Baroness who begs for cash;FE Focus

9th April 1999 at 01:00
Do you believe in lifelong learning enough to donate pay to the Kennedy bursary scheme? Helen Hague examines its achievements so far

THE first person to benefit from from Baroness Helena Kennedy's commitment to widening participation - single mother Maria Williams - is now poised to take her first-year exams for her degree course at Nene College in Northampton.

The pound;1,000 bursary has made it possible for Maria to study full time as she is able to pay a childminder to look after her two-year-old son, Daniel.

The 19-year-old law and pschology student who has had to take out the maximum student loan of pound;3,000, has no regrets about her decision to pursue her studies.

She says: "I'm doing this for both of us. I never thought 'Oh I've got a kid now I'll forget about studying' but lots of people do and that's a shame.

"The bursary came as a complete surprise - it was nice to think someone had recognised that the money would help someone like me."

Maria was 16 when Daniel was born. She got GCSEs and was determined to get more qualifications, but could not stay on at school. She enrolled at Milton Keynes College and took A-levels in government and politics, psychology and communications.

Ann Limb, then college principal, wanted to get up a fund helping FE students keen to progress to higher education, but facing difficulties.

Then Lady Kennedy launched the bursary scheme at the Association of Colleges annual conference last November. Her report Learning Works highlighted the financial obstacles preventing many students from getting a degree.

Other students are now following in Maria's footsteps. Application forms have now been sent out to colleges for the next academic year. Students are being asked to say what difference the bursary would make to them by a deadline of the end of April.

More than pound;40,000 has now been raised to fund further bursaries - around pound;5,000 from individual college principals and senior managers. Lady Kennedy has appealed to heads and governors to donate their earnings from the last hour of the last day of 1999 to the fund. She has estimated if all comply that pound;40,000 will be raised which could be matched by private donations.

Ann Limb, who is now principal at Cambridge Regional College, hopes that pound;20,000 will roll in by the end of the year - and that the example of people who work in the sector digging into their own pockets will encourage corporate sponsors to match the money. Lady Kennedy has recently written to colleges urging them to rise to the challenge and donate between pound;20 and pound;100 to the bursary scheme.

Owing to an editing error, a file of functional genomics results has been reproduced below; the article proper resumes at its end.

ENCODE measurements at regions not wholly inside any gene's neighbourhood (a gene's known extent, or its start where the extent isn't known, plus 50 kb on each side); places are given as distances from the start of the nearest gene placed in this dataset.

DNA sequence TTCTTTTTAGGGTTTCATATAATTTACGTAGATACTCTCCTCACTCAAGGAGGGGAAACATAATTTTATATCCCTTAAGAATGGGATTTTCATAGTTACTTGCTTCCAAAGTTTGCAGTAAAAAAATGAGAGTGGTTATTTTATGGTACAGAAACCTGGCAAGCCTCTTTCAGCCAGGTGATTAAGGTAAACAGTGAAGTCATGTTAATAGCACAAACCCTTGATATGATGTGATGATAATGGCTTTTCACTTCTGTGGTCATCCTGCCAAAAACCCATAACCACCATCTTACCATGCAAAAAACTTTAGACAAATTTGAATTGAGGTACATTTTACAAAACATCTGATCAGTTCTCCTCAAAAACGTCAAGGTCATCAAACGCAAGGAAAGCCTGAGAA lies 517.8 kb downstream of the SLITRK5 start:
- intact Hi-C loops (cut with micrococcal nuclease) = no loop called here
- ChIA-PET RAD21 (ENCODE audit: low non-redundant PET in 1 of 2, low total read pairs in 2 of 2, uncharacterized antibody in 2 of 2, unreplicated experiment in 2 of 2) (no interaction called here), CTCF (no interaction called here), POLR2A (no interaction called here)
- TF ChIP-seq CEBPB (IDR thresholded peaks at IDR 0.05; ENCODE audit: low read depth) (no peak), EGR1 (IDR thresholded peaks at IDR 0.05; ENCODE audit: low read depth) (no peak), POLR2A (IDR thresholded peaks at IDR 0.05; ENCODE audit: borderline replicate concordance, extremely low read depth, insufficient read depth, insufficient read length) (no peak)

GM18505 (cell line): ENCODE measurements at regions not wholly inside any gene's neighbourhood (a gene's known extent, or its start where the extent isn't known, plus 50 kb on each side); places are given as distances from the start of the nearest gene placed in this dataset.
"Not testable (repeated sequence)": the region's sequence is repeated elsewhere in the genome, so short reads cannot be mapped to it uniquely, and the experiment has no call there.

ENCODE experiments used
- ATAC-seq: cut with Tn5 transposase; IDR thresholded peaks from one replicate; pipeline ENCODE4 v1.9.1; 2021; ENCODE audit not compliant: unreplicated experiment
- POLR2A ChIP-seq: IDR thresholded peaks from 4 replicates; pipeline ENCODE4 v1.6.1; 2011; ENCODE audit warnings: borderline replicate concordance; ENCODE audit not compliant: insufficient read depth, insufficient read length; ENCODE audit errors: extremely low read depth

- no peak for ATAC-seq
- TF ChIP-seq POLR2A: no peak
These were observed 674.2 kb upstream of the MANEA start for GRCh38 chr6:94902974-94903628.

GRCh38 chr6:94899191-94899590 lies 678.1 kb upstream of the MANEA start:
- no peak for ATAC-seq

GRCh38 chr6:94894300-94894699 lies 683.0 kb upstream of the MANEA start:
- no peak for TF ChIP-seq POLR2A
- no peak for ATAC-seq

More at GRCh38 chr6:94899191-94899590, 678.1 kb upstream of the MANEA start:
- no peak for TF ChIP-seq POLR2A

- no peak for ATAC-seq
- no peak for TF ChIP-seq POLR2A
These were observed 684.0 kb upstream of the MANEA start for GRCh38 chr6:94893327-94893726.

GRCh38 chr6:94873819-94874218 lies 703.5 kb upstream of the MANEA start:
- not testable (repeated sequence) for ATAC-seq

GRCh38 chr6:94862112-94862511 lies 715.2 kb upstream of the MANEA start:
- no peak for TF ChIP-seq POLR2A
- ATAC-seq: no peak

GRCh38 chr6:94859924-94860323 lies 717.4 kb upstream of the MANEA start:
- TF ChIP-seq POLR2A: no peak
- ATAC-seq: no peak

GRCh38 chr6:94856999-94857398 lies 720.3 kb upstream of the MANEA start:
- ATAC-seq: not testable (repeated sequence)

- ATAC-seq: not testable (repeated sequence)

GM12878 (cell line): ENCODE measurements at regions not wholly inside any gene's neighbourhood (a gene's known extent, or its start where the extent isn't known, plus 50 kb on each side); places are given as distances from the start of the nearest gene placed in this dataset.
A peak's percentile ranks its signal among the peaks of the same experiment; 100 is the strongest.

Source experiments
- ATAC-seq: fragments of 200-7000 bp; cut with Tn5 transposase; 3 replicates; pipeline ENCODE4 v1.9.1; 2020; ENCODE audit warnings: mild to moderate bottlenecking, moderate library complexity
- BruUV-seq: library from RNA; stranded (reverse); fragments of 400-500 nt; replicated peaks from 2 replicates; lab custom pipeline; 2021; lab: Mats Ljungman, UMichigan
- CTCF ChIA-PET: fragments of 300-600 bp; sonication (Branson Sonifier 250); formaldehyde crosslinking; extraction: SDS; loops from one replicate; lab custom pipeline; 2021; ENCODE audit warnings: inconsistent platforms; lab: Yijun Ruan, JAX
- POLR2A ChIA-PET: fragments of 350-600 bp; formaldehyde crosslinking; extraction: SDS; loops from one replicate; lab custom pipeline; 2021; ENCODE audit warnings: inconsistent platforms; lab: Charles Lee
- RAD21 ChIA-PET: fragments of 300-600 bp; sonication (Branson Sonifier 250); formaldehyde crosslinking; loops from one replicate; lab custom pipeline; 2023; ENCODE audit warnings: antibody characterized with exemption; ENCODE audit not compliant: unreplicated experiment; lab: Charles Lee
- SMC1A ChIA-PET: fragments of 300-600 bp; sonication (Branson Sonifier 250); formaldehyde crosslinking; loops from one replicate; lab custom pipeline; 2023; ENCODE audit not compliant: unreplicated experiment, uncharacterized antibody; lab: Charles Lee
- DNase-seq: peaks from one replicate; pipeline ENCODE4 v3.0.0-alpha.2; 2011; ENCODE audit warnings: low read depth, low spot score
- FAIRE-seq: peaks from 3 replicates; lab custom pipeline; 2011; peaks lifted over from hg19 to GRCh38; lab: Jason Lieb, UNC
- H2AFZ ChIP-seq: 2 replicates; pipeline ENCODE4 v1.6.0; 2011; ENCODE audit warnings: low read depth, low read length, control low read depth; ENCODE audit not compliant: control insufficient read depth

Ann Limb is buoyed up by early responses. "We are already seeing that people in the sector are prepared to support a cause that they very much believe in.

"These students need to be supported particularly because of the introduction of tuition fees and the abolition of maintenance grants. This is really reducing the numbers of largely poor, working-class, black, disabled and mature students from moving onto higher education.

"Some are exempt from tuition fees, but it's often those who are just above the poverty line who are being deterred by the additional costs of studying."

By making the awards, the scheme's trustees hope to raise the profile of those who make the transition from further to higher education. Or as Ann Limb says: "We are trying to promote lifelong learning. Even if you feel the system has failed you, you can get on the ladder to university."

The scheme has a development council in place and aims to raise pound;250,000. By November, Ann Limb said she would like to report that it has grown to between pound;100,000 and pound;150,000.

The bursary awards are timely, chiming with the Government's agenda of widening participation and combating social exclusion. Tony Blair would like to see 50 per cent of people with degrees, equipping the nation with a highly-skilled workforce.

To achieve, this Ann Limb believes, much of the expansion into HE will come from the FE sector, with many students talking programmes part-time. This challenge will be good for colleges. There are, she says, many more HE students in colleges than people generally understand.

Ruth Silver, principal at Lewisham College and a scheme trustee, has asked every member of staff and governors, college lawyers and accountants to consider giving half a day's pay to the fund. The college recently scored a full house of grade 1sfrom inspectors.

She says: "We've got a saying at Lewisham - access, success, progress. Kennedy is not about dumbing down, it's about lifting up.

"It's about getting people into the higher echelons of academia, if that's where they want to go. This scheme will help people achieve that. Which is why it's got so much support from people who work in our sector."

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